See what a small difference it can make when the added option of shots from the blueline becomes an extra dimension for the new look Admirals defense? Yes, it is great having a balance of three right handed shooting defensemen (hey Taylor Aronson, hi) to three left handed shooting defensemen to work pucks around the wall and provide options and looks from the blueline. But how about just giving any look from the blueline to the net in general? That’s what both Elliott and Mullen have done throughout their careers and it’s an aspect of their game that makes an Admirals offense less forward-centric and more balanced when they’re on the ice.
Elliott has 82 games of NHL experience to his name – which is more than Anthony Bitetto, Petter Granberg, and Allen combined by a hefty 51 games. Mullen has yet to play an NHL game in his career at the age of 29-years of age… but, you know what, neither does anyone else not named Elliott in the Admirals defensive group. His experience and ability shouldn’t be kicked under the rug on that basis alone when comparing him to any of the two outbound Admirals defensemen from two weeks ago. His ability to fit the role the Admirals need, a right handed shooting two-way defenseman, makes him a better fit than either Allen or Bartley.
In four games for the Admirals Mullen has no points of offense, 2 shots on goal, was on the ice when the Admirals scored a goal 3 times, wasn’t on the ice for a goal against once, and participated in two shutout performances.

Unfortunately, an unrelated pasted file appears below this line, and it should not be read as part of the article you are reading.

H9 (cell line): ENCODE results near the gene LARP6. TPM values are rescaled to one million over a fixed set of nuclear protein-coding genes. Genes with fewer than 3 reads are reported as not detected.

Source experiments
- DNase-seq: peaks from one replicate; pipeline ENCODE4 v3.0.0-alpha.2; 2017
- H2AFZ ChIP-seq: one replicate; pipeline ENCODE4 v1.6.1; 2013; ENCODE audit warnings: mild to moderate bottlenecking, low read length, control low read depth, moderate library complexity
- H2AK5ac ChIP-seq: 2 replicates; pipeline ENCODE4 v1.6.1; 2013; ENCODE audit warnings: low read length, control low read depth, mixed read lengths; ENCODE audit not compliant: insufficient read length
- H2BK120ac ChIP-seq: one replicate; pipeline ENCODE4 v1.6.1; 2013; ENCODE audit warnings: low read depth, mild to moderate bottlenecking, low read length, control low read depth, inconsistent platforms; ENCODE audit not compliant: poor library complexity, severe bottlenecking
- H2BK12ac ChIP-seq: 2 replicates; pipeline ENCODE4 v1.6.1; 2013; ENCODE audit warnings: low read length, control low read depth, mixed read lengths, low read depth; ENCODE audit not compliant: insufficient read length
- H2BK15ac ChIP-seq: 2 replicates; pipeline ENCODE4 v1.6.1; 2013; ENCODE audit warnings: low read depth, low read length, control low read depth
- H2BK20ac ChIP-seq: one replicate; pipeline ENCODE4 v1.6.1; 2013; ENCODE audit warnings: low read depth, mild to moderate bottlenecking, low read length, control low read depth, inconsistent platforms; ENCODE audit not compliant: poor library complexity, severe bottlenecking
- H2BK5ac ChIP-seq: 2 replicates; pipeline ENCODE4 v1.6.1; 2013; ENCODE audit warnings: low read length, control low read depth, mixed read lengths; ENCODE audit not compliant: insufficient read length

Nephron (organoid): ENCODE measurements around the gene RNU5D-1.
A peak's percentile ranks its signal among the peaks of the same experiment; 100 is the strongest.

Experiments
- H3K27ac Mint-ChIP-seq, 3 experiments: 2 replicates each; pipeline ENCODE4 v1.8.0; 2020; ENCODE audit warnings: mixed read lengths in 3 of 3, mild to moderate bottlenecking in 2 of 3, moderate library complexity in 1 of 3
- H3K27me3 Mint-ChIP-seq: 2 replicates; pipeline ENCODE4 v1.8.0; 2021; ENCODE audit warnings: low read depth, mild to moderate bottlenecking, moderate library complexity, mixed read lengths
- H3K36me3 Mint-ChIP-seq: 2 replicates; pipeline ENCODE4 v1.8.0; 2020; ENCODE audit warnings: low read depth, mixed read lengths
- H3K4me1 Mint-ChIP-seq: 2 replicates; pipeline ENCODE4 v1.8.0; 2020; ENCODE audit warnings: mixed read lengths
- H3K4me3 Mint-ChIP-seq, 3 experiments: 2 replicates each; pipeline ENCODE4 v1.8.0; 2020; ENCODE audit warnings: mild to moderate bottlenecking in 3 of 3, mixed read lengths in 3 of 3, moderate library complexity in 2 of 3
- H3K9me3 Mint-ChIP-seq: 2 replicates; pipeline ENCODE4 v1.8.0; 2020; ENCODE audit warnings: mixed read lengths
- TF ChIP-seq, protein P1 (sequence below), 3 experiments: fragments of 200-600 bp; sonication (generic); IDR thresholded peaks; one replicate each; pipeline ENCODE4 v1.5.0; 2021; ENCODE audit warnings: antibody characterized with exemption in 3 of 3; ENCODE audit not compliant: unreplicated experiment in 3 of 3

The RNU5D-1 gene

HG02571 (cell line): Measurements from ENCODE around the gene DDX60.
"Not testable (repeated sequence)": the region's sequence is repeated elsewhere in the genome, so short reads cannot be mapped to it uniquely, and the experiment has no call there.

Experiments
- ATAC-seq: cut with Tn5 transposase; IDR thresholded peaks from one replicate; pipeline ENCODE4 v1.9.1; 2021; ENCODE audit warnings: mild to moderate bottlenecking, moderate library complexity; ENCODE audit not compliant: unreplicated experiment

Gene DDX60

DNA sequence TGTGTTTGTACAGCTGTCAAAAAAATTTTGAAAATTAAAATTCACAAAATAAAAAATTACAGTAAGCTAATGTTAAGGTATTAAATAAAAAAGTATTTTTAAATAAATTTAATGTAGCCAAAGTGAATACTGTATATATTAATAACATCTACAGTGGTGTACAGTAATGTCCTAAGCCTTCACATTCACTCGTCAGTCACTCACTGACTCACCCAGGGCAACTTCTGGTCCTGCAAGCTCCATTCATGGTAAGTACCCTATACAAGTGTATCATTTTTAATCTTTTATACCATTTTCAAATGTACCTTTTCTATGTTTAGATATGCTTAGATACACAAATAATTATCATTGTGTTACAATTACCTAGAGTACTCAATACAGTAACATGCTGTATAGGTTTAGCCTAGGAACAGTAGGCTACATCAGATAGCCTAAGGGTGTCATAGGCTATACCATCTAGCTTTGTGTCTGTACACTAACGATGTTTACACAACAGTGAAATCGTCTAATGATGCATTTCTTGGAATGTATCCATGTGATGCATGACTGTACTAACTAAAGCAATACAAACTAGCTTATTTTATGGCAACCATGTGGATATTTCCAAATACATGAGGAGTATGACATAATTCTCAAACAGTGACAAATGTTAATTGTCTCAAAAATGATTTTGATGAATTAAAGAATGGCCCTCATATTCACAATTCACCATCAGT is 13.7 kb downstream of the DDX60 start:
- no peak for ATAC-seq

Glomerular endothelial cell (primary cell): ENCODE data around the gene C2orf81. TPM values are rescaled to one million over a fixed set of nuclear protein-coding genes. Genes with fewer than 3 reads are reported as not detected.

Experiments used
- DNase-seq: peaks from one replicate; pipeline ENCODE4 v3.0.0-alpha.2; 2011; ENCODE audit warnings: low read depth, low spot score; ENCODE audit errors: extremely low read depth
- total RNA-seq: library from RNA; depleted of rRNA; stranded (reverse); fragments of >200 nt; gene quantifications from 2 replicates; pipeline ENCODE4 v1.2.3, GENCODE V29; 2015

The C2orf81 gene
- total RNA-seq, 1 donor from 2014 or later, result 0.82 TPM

In three games for the Admirals Elliott has 4 points (2 goals, 2 assists), has 3 power-play points (2 power-play goals, 1 power-play assist), has 12 shots on goal for an average of 4.00 shots on goal per game, 6 penalty minutes (cross-checking, tripping, hooking), he has been on the ice for 5 Admirals goals forced and for none scored against – including Saturday afternoon’s shutout.
I won’t lie. As a spectator I think that going from games the likes that the Admirals played in San Antonio to the ones played in Lake Erie can feel like a buzzkill. The Admirals outscored the Rampage 9-3 in two games and blew the doors off them with pace and precision. That pace and precision wasn’t to be found by the Admirals offense so much in Lake Erie but it was with the Admirals defense. You can credit the same speed and puck skills that Elliott and Mullen possess as defensive assets that helped assist Mazanec in net a great deal for his solid weekend against the Monsters.
There is much to like about what these moves have created. And that’s without even mentioning how great it is to have a completely healthy Aronson back in the mix alongside the defensive group that now stacks its defense three lefties and three righties. That balance is a nice quality for a team to have but the performance level of the players on the ice is all that matters at days end. Elliott and Mullen, for a mid-season introduction to the Admirals roster, are going to provide a well-rounded game that can alleviate pressure both off the forwards and the man between the pipes. It’s only been a small sample size of this retooled defense but the performances speak volumes of positive change. There have been four games played and more shutouts posted than points lost.